Is ANZUS outdated? What are the actual costs and benefits of the treaty? Can Australia continue to depend on ANZUS in the 21st century with American leadership increasingly under challenge? How far could Australia rely on the United States if it was attacked?

This talk will explore current attitudes towards ANZUS, assess the reliability of the United States as an Australian ally and examine the significant concept of ‘great and powerful’ friends as Australia attempts to adapt to ongoing political and strategic change in modern-day global affairs.

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LOCAL GOVERNMENT IS NOT JUST (ABOUT) RUBBISH

Posted in australia day, city of fremantle, local government, politics, Uncategorized by freoview on July 31, 2017

 

With the Fremanle local government election just two months and three weeks away I have been contemplating what the role of local government actually is.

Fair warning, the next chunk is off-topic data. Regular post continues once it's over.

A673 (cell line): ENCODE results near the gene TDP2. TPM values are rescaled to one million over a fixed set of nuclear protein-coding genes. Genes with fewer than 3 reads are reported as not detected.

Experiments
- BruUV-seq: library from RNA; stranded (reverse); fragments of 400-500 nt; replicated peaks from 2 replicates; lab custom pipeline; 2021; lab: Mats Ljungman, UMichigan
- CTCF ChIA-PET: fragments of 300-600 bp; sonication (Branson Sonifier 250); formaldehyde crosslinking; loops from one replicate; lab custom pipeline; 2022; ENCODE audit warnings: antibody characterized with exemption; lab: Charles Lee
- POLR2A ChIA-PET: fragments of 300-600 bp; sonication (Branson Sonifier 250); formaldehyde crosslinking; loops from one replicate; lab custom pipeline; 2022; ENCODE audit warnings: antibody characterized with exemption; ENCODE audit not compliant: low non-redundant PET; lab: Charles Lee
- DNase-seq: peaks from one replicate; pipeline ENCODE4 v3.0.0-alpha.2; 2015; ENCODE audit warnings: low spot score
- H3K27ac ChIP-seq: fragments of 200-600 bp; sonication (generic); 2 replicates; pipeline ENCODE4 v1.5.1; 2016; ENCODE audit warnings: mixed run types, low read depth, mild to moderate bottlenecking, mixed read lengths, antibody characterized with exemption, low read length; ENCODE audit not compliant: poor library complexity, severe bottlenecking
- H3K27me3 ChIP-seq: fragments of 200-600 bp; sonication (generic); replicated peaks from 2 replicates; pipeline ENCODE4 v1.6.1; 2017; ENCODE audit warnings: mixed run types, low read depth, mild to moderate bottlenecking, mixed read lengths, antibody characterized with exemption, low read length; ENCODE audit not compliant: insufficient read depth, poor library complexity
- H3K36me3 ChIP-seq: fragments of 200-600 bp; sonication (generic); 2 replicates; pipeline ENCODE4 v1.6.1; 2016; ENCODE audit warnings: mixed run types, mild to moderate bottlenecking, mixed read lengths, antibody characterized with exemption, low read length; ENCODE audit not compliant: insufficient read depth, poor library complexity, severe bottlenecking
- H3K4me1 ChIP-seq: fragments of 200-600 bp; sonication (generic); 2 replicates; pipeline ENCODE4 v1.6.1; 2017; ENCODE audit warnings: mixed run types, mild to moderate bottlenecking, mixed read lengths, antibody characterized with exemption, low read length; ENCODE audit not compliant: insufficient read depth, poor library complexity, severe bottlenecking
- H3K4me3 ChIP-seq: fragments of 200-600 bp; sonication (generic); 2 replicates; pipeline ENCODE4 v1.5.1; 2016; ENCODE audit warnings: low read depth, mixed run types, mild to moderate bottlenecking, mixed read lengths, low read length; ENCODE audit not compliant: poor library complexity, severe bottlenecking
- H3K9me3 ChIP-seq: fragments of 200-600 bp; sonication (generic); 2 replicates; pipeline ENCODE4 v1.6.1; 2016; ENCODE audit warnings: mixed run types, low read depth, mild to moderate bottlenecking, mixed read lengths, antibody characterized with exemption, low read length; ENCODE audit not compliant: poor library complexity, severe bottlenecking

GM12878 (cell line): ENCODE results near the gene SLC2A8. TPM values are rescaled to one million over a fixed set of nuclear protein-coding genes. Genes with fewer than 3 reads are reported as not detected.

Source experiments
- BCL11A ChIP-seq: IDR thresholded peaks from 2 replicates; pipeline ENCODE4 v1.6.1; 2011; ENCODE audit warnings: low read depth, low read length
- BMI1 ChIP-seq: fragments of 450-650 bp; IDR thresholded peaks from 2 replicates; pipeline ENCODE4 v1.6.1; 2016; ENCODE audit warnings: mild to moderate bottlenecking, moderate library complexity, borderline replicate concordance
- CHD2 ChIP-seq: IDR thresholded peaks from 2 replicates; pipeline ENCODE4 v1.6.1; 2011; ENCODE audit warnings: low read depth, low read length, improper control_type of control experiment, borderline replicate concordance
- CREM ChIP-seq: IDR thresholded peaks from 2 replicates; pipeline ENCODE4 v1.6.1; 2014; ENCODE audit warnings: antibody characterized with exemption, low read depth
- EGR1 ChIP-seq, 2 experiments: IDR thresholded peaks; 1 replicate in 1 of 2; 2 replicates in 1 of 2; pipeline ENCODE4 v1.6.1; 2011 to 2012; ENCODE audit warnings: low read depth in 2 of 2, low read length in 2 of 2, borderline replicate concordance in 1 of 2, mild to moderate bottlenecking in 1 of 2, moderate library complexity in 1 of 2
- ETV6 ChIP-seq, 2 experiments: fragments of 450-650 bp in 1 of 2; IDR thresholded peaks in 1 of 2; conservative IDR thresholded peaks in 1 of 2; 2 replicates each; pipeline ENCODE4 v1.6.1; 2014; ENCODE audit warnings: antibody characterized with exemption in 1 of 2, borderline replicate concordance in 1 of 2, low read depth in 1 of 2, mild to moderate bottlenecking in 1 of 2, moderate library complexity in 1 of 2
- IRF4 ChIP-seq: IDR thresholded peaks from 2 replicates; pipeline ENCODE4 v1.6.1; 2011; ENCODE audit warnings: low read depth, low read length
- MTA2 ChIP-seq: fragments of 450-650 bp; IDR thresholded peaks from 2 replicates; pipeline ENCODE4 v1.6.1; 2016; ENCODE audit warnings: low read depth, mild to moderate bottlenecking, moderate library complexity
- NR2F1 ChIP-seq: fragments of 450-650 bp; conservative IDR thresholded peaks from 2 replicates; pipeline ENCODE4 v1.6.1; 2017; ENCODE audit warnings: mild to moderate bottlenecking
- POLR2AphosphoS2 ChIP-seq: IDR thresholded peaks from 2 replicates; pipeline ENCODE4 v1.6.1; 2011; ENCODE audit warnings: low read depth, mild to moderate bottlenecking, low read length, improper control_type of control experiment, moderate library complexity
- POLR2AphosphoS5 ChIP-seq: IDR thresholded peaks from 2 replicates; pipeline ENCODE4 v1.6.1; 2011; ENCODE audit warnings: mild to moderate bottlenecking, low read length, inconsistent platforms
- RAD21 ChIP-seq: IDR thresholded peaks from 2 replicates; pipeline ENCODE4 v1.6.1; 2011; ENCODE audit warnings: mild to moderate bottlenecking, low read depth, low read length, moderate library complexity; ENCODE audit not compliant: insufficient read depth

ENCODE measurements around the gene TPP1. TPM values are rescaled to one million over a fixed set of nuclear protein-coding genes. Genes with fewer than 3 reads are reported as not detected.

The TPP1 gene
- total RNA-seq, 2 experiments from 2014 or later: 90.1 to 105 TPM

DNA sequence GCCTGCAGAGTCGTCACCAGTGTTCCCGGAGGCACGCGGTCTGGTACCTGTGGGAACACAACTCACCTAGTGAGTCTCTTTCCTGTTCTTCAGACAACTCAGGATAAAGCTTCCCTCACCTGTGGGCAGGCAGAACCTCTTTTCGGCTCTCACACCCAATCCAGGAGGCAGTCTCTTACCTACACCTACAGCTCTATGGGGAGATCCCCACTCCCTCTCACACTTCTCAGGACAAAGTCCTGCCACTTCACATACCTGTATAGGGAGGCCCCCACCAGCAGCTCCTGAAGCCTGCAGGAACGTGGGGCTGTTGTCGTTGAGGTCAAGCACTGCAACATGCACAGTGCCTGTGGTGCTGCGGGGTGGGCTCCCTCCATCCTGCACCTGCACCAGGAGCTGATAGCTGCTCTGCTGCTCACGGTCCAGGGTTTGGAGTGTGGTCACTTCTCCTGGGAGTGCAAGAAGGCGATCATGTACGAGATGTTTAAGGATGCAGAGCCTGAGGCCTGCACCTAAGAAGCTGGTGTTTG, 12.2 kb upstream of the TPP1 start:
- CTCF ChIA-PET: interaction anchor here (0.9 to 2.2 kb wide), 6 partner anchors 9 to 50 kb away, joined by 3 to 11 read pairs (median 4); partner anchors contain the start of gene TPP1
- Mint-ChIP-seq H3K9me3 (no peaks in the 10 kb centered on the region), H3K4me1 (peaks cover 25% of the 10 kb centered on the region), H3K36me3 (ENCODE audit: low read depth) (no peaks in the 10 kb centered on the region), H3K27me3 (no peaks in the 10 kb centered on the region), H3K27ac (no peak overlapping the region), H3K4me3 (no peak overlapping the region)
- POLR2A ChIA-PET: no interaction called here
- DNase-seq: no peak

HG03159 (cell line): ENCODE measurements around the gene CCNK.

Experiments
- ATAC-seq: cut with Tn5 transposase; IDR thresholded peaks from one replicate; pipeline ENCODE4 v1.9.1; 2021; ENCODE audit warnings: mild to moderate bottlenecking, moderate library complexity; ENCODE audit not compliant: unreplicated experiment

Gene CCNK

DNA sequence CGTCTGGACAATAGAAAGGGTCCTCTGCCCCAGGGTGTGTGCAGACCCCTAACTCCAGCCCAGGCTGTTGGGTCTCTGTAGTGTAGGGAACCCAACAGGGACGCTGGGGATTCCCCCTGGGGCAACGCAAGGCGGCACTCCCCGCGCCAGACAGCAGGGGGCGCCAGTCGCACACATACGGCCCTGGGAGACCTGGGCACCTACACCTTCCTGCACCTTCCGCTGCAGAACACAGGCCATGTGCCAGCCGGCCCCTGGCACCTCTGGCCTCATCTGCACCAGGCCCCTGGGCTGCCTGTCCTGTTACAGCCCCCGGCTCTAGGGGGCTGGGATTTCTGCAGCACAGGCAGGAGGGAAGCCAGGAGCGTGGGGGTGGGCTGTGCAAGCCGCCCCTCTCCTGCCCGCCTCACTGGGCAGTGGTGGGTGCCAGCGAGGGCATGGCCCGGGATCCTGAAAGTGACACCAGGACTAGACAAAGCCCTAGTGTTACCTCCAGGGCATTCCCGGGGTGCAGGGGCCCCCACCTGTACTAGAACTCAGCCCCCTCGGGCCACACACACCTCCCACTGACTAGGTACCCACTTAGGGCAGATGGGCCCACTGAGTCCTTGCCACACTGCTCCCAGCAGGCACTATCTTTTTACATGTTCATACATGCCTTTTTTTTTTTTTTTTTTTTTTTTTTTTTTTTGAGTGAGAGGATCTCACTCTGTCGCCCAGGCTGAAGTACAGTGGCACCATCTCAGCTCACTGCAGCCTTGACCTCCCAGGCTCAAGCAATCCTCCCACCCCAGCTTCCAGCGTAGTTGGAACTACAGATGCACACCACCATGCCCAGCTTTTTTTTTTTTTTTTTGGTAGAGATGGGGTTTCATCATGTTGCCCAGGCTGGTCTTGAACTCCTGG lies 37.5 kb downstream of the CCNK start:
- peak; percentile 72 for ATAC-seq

Some people in our community believe it is all about delivering services, collecting rubbish, cleaning streets, etc. but is there a bigger picture our Elected Members should also be involved in?

I personally believe there is because local politicians are the closest to grassroots democracy and should inspire state and federal governments.

I asked Dr. Martin Drum, Professor of Politics and International Relations and Chief of Staff of the Vice Chancellor at Fremantle Notre Dame University and this was his reply:

“Elected representatives have both a deliberative and representative function. We focus a lot on the deliberative part, where our MPs and councillors are empowered to make decisions on our behalf. They decide what proposed developments can and cant proceed, they decide what does and doesn’t get funded. Some people argue that this is all our elected representatives should do.